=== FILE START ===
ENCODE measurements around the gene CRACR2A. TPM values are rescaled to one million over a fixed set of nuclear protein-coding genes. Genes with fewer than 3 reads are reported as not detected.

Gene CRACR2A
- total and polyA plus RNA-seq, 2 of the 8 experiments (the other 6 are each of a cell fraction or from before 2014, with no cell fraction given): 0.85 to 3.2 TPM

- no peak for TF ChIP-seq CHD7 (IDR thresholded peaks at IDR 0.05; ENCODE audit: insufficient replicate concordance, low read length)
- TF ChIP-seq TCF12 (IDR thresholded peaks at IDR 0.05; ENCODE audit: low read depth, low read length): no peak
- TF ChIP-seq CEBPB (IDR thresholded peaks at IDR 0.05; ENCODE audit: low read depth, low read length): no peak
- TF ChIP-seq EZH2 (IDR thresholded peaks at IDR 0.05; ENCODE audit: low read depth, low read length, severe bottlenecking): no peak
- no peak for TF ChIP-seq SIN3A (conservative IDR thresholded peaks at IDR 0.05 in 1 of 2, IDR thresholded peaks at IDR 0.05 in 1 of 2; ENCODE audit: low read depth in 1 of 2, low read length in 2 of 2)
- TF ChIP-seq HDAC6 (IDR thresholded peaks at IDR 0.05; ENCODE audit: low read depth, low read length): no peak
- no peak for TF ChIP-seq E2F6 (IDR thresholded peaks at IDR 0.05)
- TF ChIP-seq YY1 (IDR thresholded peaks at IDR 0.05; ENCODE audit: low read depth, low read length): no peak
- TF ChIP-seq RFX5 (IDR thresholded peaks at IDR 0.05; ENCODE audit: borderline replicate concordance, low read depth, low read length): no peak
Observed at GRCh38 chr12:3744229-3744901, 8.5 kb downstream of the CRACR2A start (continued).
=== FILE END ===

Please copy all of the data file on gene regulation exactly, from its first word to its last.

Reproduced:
ENCODE measurements around the gene CRACR2A. TPM values are rescaled to one million over a fixed set of nuclear protein-coding genes. Genes with fewer than 3 reads are reported as not detected.

Gene CRACR2A
- total and polyA plus RNA-seq, 2 of the 8 experiments (the other 6 are each of a cell fraction or from before 2014, with no cell fraction given): 0.85 to 3.2 TPM

- no peak for TF ChIP-seq CHD7 (IDR thresholded peaks at IDR 0.05; ENCODE audit: insufficient replicate concordance, low read length)
- TF ChIP-seq TCF12 (IDR thresholded peaks at IDR 0.05; ENCODE audit: low read depth, low read length): no peak
- TF ChIP-seq CEBPB (IDR thresholded peaks at IDR 0.05; ENCODE audit: low read depth, low read length): no peak
- TF ChIP-seq EZH2 (IDR thresholded peaks at IDR 0.05; ENCODE audit: low read depth, low read length, severe bottlenecking): no peak
- no peak for TF ChIP-seq SIN3A (conservative IDR thresholded peaks at IDR 0.05 in 1 of 2, IDR thresholded peaks at IDR 0.05 in 1 of 2; ENCODE audit: low read depth in 1 of 2, low read length in 2 of 2)
- TF ChIP-seq HDAC6 (IDR thresholded peaks at IDR 0.05; ENCODE audit: low read depth, low read length): no peak
- no peak for TF ChIP-seq E2F6 (IDR thresholded peaks at IDR 0.05)
- TF ChIP-seq YY1 (IDR thresholded peaks at IDR 0.05; ENCODE audit: low read depth, low read length): no peak
- TF ChIP-seq RFX5 (IDR thresholded peaks at IDR 0.05; ENCODE audit: borderline replicate concordance, low read depth, low read length): no peak
Observed at GRCh38 chr12:3744229-3744901, 8.5 kb downstream of the CRACR2A start (continued).